Friday, November 22, 2013

It was a yarny kinda week

I started off my week with my personal knitting projects (still in progress). They're going slow ...mostly because I'm usually more motivated when I'm knitting/sewing for an order, than when I am doing so for myself. So my socks and knitting needle case are coming along nice and slow.

In the meantime, a member from a sewing group I belong to, asked if I could knit something with a Celtic theme. It was for her mom's birthday gift. I had just the thing in mind. A Celtic cabled neckwarmer. I have had this pattern saved in my Ravelry library for a while now.

She chose this yarn from what I had available - a KnitPicks Swish Tonal called "Canopy", definitely Celtic!
Canopy 2

The pattern is a fairly easy to follow, knits up amazing, and it really showed off the variations of color in the yarn.

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I absolutely love how this neckwarmer turned out. It's in the mail and I hope it gets to the lucky mama soon... Mailing out packages during the holiday rush always makes me a little nervous!

Next up, I have some newborn-sized and 6-9month sized woolies on my list, along with my ever present personal knitting projects.

With that, I'm off for the night. Hope everyone has a wonderful weekend!


Tuesday, November 19, 2013

The Soap Dispensary

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There's this cute little shop on Main street, in Vancouver, that I've walked past or driven past a few times. I looked them up online a few weeks ago, and was so impressed! 

It's called The Soap Dispensary. The idea is you go in with your own empty bottles, and get refills of a variety of soaps, oil, laundry detergents, natural cleaners for the home, hair and body care products, natural cleaning ingredients like borax or washing soda, sun care lotions, sanitizers, bug repellents, salts, clays, soap making ingredients, solid and liquid oils and butters, herbs.... the list goes on and on.

They sell some really great empty bottles and jars as well --- so if you're plum out, you can always buy one for a few dollars right there. They have clear bottles, as well as the dark amber colored ones. And you can also buy pumps for the bottles - very handy if you're getting refills for lotions or oils.

I went into the store with some very specific needs in  mind. Dr Bronner's Baby Soap, Unscented Eucalan, and pure lanolin. Here's a breakdown of what I spent:

Dr.Bronner's Baby Soap (500 ml)       $7.50 

Unscented Eucalan wash( 500ml)       $9.00

Pure Lanolin (60ml)                         $2.10

TOTAL - REFILL                             $18.60



How does that compare to retail prices?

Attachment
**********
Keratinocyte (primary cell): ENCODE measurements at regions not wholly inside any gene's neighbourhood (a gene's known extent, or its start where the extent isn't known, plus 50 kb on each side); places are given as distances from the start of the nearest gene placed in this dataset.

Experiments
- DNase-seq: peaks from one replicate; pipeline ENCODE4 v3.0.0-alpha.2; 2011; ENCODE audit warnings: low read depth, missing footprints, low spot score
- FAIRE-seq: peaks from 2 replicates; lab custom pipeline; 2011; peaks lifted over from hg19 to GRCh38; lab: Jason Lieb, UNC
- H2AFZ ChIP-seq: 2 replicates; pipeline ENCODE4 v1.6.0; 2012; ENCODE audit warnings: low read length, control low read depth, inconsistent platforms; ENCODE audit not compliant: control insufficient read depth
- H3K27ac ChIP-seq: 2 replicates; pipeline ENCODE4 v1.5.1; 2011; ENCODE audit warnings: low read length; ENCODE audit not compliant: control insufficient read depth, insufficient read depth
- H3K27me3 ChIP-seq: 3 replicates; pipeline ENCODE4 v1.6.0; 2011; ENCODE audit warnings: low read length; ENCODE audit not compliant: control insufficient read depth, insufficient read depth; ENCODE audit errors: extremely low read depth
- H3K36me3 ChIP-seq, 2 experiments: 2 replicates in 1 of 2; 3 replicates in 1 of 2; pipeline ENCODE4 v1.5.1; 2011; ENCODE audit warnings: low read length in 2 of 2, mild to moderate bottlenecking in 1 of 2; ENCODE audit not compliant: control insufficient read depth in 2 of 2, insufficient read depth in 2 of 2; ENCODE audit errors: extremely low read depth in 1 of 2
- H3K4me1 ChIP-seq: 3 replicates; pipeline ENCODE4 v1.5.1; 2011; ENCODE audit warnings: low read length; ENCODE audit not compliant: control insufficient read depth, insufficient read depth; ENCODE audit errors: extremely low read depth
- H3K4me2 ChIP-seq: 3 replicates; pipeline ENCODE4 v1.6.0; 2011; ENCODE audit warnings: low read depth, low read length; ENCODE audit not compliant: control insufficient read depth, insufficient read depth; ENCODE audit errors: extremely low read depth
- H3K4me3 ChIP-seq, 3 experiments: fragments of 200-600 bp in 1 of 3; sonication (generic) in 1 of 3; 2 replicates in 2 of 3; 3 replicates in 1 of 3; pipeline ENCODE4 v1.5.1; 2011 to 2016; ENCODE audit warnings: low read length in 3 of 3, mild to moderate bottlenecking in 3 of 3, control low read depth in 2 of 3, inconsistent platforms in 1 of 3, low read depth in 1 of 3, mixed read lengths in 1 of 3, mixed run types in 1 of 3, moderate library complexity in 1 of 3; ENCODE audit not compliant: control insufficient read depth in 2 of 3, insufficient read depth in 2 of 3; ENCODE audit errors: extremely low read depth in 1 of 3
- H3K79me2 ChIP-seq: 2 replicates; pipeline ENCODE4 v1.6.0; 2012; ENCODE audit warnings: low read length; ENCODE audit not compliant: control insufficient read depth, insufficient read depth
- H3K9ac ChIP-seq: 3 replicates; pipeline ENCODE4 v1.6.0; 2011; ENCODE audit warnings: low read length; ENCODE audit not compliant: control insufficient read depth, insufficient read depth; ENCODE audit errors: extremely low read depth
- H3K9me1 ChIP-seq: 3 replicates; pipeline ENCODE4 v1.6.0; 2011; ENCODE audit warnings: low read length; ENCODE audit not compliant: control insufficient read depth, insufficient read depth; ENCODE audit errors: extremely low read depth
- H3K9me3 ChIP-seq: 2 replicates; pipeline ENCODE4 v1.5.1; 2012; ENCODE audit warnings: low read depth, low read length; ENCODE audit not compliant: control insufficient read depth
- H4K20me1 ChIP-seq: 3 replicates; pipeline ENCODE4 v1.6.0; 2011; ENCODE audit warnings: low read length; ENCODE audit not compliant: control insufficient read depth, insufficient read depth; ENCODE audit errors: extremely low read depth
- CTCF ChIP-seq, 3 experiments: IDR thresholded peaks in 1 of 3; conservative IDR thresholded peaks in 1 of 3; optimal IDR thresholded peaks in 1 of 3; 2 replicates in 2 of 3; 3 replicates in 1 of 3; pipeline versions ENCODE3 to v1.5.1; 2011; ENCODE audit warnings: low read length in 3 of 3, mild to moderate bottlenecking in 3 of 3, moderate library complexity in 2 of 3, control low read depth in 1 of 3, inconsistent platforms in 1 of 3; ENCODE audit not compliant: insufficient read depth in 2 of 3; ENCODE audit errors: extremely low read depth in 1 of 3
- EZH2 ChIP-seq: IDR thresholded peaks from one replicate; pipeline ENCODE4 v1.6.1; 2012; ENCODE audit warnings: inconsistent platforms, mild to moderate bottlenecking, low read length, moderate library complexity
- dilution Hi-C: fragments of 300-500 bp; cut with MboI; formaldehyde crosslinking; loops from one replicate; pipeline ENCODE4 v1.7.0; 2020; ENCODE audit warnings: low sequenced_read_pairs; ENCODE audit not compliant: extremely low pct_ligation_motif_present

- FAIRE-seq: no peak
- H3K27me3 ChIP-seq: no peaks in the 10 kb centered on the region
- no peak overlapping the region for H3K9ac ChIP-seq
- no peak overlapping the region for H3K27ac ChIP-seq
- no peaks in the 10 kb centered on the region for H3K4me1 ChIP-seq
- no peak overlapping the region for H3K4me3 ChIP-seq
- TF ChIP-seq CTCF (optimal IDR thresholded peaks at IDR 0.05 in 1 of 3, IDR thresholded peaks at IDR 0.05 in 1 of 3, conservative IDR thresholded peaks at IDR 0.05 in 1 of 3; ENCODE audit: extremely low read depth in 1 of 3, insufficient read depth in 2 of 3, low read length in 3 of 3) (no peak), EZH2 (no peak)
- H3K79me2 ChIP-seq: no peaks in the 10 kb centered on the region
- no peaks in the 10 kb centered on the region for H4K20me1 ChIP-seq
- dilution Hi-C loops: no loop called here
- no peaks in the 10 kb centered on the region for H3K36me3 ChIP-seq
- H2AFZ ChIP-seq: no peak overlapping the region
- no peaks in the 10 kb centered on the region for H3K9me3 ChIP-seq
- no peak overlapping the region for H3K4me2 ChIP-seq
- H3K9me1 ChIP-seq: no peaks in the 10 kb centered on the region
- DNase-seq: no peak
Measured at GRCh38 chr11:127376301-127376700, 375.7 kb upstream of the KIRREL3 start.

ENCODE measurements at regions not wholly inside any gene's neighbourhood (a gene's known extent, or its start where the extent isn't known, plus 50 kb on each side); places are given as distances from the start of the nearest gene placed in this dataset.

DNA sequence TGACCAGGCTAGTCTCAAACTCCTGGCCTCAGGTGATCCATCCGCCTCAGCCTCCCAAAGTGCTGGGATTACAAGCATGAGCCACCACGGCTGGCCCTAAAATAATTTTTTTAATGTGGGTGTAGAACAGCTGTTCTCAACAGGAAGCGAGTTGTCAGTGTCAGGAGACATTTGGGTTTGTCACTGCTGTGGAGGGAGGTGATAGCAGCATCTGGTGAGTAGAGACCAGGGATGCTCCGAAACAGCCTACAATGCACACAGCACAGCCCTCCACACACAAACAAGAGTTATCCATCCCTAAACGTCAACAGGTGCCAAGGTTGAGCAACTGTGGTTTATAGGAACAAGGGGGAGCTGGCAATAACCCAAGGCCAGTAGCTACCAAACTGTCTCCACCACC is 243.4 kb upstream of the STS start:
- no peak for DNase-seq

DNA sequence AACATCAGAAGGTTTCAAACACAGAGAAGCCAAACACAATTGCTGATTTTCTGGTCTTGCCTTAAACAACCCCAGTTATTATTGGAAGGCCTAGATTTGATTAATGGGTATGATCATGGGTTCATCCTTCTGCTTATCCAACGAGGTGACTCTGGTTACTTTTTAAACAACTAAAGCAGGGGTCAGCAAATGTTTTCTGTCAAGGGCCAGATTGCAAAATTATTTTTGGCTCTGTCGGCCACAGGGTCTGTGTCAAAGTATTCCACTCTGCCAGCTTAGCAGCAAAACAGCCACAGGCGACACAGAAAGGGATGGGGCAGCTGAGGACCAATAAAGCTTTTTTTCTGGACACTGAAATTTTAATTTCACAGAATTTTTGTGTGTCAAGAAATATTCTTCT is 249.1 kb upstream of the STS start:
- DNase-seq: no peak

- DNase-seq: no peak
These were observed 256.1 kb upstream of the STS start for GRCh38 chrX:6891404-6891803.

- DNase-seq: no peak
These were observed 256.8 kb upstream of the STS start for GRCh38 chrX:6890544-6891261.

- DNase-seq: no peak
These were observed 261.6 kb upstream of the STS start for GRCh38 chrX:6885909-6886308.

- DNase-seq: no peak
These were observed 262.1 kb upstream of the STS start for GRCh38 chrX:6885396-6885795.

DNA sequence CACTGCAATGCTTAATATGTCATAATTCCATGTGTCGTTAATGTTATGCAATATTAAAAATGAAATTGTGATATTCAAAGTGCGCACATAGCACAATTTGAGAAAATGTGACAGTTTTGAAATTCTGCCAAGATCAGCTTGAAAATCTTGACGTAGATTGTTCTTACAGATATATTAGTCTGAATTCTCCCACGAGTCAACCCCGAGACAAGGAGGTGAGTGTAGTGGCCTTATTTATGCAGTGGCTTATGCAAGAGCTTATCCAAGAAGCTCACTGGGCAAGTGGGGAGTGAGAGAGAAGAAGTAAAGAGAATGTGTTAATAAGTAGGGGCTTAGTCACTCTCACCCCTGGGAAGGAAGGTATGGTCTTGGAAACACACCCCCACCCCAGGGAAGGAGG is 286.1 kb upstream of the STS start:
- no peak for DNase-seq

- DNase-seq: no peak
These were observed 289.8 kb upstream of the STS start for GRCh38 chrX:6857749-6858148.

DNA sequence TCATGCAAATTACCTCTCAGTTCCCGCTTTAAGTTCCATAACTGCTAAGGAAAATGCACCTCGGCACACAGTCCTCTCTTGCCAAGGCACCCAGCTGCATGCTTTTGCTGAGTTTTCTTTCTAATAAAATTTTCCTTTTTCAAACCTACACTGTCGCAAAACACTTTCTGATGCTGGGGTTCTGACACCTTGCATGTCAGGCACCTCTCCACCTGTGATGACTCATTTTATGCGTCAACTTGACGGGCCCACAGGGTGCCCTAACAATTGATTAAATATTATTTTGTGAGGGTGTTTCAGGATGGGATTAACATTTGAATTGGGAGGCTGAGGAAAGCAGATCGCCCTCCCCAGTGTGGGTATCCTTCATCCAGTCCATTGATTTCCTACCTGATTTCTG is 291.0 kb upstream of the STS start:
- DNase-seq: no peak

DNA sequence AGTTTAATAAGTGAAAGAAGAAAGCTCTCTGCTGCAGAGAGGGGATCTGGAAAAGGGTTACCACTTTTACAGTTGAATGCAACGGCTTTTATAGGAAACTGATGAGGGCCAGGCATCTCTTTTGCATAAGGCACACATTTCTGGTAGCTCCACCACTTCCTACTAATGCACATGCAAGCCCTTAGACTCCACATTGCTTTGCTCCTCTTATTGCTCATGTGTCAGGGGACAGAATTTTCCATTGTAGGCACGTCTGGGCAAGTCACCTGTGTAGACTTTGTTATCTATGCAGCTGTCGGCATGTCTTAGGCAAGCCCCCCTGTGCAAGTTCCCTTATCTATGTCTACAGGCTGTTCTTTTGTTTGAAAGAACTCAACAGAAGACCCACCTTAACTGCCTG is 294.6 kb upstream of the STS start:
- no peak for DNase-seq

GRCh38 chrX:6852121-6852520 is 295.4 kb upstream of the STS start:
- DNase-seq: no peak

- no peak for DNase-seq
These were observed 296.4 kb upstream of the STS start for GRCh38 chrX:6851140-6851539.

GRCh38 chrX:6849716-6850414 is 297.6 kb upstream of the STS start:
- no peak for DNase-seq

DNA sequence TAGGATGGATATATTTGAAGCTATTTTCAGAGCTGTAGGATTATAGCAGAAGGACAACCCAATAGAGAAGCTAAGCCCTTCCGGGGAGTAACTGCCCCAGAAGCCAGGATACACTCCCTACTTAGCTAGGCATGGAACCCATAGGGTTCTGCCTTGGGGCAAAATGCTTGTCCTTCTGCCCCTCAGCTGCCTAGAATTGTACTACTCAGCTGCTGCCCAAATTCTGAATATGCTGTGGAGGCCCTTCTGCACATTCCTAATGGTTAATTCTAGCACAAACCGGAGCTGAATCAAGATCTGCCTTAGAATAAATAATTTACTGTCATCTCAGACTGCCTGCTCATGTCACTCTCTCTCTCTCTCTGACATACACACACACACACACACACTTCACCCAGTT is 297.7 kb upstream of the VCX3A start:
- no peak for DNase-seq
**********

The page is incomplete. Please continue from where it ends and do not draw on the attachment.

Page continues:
Dr.Bronner's Baby soap (473 ml)     $14.50

Unscented Eucalan  (500ml)            $12.25

Pure Lanolin (2oz or 59ml)              $ 8.50

TOTAL - RETAIL                             $35.25

That's a 50% savings... just like that!

Here's a pic of my purchase. The Dr.Bronner's bottle was quite full  - the little bit that's missing, is what I used to make a 250ml bottle of baby wash for my little one.

Soap
 

I used about 1/10th of the Dr.Bronner's to make a 250ml bottle of baby wash for my little one. Her washes normally run me about $12/bottle. So this is a significant savings, while still getting something gentle and natural for her. 

The Eucalan will probably last me a couple of years. I only need about 1tsp in 1 gallon of water, so a little goes a really long way. I only wash her woolies once every month or less. 

The lanolin again will last me forever! I need about a pea sized amount to lanolize each time, depending on how many woolies I am doing.

I am so pleased with this little shop! They carry a ton of refillable products - so I know I am definitely going back once I run out of anything else around the house, that this store carries. 

If you live in the Lower Mainland, a trip to The Soap Dispensary is definitely worth it!


Do you have a shop like this near where you live? 


Tuesday, November 5, 2013

A Yarn Dyeing Guide



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Apart from knitting, sewing, crocheting and blogging, I am also a Technical Writer. I mostly use my skills as a technical writer in my day job - to write manuals, procedures, trouble shooting guides, or just plain instructions when passing on a project. 

It's a fun vocation, and I really quite enjoy it (as boring as it might sounds, it really isn't). 

A few months ago, Lindsay Baker (the owner of Family Roots ) posted on her Facebook page that she was looking for a technical writer to help her create an ebook on how to dye yarn. I responded, we exchanged a few messages, talked a couple of times and decided to work together. 

I was extremely excited about the project. It was the perfect combination for me - writing and yarn! Over the next several weeks, we worked on the eBook, chapter by chapter, and created a beautiful guide to dyeing yarn - complete with a lot of step-by-step photos, and recipes to her most popular colorways.

The eBook was published slightly ahead of schedule in the last week of October 2013, and has been receieved really well by the knitting and yarn dyeing community. If you have ever thought about dyeing your own yarn - whether for personal use or to sell as a business - I strongly recommend checking out the Family Roots Legacy: A Guide to Dyeing Yarn .  There are two versions available to purchase. Both versions contain complete instructions on yarn dyeing. The smaller version includes 5 of the most popular colorways, and the larger versions includes 12 of the most popular colorways. 

Lindsay will also be offering up individual colorways (recipes only) for sale, so there is something for everyone. 

I am extremely proud of this project, and am loving seeing so many people be able use eBook successfully.